Sunday, March 29, 2020
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Why isn’t India clean till now?

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Ours is a federal country, which means that it boasts of both the center and state having powers to rule and govern, although not symmetrical. It has been inherited from the Canadian based model of federalism and hence has a central bias.

But what most tend to forget is that 73rd and 74th amendment brought in a legal third tier, dealing with both Municipal Corporation and the Panchayati Raj.

While the central government mostly controls the important aspects of defense, communication, foreign policy, and currency, the state governments have control over the agriculture, law and order and education. The third tier, on the other hand, deals with the various facets of sanitation, water supply, drainage, and maintenance of water bodies.

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You must have heard a lot of enthusiasm among the people who care about nationalistic issues, ranging from national security, corruption at the center, employment, and fiscal policy. In fact, people also care a lot about state-level issues like agriculture, especially with the recent political scoring on the issue of loan waiver. But do we really care about the municipality elections? If we are in a rural area, the most we care about is “who” is going to give us “what”, and this “what” is mostly in monetary terms.

I have overheard my elders in my maternal uncle’s village “investing” money to win local Panchayati elections. The cost? Mostly Rs. 2000 per household, along with a gold chain and new clothes for children. This is the only cost that big parties have to bear. While this may be a big amount for the beneficiaries, the bigger parties who are able to afford it, find it the best ticket that they have to earn more in future, a kind of an investment.

Most people don’t even know the candidates from local elections in urban areas. While we get a holiday to vote for general elections, the private firms where the villagers and the urban poor mostly work and are heavily influenced by the local level politics are never given any paid holidays for the same. Then come the urban middle class, who seldom care about the local issues.

While the government in the center can influence the local governments, they cannot have control over the execution part. The center can lay plans, but the execution depends on the local administration and executive appointees like the SDM and BDO.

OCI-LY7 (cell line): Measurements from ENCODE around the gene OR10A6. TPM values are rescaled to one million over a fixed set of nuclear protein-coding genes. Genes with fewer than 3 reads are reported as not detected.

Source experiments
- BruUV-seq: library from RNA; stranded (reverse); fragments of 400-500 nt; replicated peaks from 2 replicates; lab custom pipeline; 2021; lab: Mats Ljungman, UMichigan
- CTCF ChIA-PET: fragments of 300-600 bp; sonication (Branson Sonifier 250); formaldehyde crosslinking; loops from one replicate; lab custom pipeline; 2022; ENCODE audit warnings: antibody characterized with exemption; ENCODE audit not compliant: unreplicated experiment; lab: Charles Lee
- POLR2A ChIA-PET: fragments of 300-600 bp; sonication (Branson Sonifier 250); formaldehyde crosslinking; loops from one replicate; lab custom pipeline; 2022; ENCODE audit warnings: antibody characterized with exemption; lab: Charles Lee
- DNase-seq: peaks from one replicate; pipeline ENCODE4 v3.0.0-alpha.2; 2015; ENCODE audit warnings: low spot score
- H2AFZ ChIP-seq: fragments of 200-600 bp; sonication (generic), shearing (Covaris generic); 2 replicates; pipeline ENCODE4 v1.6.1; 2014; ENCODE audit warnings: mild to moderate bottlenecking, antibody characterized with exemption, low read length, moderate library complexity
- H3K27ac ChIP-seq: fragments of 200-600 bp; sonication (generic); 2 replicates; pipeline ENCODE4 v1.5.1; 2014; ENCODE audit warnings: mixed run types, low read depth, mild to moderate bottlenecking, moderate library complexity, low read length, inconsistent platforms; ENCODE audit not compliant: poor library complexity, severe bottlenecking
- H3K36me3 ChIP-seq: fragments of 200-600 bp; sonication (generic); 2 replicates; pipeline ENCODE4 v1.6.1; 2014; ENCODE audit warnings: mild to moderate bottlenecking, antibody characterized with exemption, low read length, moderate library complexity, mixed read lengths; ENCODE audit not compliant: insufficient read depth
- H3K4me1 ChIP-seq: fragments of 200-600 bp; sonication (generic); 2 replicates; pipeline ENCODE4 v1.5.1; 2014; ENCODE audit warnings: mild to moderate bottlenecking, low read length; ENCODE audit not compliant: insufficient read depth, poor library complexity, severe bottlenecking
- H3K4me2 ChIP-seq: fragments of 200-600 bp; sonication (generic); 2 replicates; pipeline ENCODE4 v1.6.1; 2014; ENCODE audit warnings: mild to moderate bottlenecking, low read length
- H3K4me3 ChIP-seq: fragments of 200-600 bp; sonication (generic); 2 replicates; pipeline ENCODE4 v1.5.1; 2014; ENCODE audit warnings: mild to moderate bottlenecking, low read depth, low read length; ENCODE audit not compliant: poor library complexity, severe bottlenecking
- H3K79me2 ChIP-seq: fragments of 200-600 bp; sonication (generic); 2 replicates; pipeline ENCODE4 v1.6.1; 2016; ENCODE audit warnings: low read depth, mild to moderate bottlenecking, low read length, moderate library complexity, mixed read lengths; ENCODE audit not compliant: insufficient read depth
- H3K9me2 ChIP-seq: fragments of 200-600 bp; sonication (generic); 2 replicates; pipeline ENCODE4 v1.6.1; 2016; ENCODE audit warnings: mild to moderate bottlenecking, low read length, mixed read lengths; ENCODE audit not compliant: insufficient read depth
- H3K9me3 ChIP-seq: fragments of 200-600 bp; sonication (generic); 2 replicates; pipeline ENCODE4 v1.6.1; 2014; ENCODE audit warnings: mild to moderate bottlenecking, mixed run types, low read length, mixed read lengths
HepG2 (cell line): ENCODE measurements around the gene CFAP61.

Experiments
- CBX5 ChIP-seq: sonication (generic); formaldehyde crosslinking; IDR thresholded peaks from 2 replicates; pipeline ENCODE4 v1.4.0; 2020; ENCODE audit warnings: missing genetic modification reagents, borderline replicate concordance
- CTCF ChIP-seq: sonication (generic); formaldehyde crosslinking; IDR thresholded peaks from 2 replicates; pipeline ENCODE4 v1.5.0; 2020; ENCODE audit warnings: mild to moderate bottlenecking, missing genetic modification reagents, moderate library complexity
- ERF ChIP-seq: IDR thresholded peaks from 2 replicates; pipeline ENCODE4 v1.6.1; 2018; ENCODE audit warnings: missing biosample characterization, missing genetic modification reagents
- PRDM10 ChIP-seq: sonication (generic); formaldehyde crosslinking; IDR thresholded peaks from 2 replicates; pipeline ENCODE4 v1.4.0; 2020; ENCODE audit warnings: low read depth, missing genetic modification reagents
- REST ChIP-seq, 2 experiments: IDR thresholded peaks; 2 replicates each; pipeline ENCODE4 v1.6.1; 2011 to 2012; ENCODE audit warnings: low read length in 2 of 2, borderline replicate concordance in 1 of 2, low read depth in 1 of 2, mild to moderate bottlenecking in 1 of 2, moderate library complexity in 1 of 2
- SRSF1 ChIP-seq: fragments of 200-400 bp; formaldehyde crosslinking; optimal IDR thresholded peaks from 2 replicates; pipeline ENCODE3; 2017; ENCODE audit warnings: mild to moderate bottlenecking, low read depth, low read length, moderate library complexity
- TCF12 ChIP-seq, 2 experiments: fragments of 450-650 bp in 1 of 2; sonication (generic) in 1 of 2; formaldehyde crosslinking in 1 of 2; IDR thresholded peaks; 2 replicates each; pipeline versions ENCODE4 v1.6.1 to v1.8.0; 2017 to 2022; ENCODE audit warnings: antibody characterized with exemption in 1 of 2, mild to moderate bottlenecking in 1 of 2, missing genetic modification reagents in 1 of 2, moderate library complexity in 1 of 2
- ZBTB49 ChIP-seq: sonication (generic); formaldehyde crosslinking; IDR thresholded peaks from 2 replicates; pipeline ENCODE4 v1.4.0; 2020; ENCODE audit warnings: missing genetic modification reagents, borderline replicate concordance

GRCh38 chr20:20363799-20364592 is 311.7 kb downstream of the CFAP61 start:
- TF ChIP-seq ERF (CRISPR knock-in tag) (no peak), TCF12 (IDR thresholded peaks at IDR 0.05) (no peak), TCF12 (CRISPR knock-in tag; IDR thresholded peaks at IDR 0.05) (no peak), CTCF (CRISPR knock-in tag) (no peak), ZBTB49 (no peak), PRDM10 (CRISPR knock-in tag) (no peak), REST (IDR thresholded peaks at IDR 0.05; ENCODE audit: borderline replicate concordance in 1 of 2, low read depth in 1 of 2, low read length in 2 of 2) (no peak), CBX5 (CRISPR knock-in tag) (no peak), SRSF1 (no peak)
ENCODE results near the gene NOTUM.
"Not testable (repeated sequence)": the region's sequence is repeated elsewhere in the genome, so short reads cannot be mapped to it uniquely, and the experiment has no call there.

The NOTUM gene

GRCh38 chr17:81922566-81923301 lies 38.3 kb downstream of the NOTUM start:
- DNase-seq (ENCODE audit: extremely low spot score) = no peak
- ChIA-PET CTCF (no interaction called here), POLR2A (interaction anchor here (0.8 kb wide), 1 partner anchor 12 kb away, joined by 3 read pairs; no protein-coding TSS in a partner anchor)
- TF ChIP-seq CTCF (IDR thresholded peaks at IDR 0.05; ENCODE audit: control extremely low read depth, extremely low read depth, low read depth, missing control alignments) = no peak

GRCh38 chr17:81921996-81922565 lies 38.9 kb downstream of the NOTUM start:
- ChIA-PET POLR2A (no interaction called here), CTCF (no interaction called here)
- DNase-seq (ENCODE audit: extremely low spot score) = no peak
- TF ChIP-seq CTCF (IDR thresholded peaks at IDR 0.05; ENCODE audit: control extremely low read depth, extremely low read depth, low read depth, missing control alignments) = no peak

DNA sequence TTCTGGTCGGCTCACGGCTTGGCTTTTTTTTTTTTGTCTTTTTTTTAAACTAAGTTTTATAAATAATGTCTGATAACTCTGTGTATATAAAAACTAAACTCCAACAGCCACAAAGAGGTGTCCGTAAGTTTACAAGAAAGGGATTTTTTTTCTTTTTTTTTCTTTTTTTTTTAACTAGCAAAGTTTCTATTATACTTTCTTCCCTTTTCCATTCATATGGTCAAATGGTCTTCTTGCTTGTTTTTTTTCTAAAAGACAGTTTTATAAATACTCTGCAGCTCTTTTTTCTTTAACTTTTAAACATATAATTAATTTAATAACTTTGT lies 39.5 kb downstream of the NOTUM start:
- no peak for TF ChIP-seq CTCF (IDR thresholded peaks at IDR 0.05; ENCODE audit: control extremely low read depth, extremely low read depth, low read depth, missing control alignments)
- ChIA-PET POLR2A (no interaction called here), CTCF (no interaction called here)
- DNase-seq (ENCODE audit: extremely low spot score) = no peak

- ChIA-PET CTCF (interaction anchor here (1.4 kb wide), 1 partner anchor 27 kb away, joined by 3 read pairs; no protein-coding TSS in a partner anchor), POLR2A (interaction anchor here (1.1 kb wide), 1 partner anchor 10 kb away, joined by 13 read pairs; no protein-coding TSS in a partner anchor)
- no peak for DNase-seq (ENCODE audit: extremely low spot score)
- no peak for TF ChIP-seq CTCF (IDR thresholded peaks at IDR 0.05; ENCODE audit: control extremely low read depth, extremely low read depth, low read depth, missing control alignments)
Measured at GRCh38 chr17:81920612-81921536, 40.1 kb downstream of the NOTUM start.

While fighting for national independence and post it, the major focus of our country was in stabilizing the nation which was divided into different chunks of heterogeneous powers into one powerful entity – the idea of India. Thanks to strong leaders like Sardar Vallabhai Patel, we were able to integrate these smaller provinces into the Indian union. Looking at the middle east and African countries make us wonder about the geographical turmoil that they still hold, not being able to overcome the failures of the governance issues left by the Britishers, along with the constant civil wars thanks to differences in the version of their Islamic interpretation.

Post the integration of the nation with constant hiccups from the failed foreign policy with China and Pakistan because of the pseudo-liberal policy of Nehru, came the issue of food. The skewed and anti-farming policies of the British which were consistently neglected by the Indian National Congress pre-independence (only until they realized that peasants could be a center-point to their struggle against the British, resulting in accepting All India Kisan Sabha’s agenda in 1936) had left the agriculture sector in anguish and suffering. Awful taxation methods like the Permanent Settlement, tinkathia system which screwed up the motivation of farmers to grow edible crops and hence were forced to grow plantation crops like Indigo pushed the farmer’s income down by ladders.

The focus on food started in the last ’60s, as the existential period of famine in the 1940s had left a crippled population deprived of a basic necessity like grain. While the newly formed democratic government in the center post the first elections had the priority over farming in the first five-year plan, it could never actualize until came the “Jai Jawan Jai Kisan” motivated Prime Minister, Late Shri Lal Bahadur Shastri. It was thanks to his Green Revolution that we became self-sufficient in matters of food.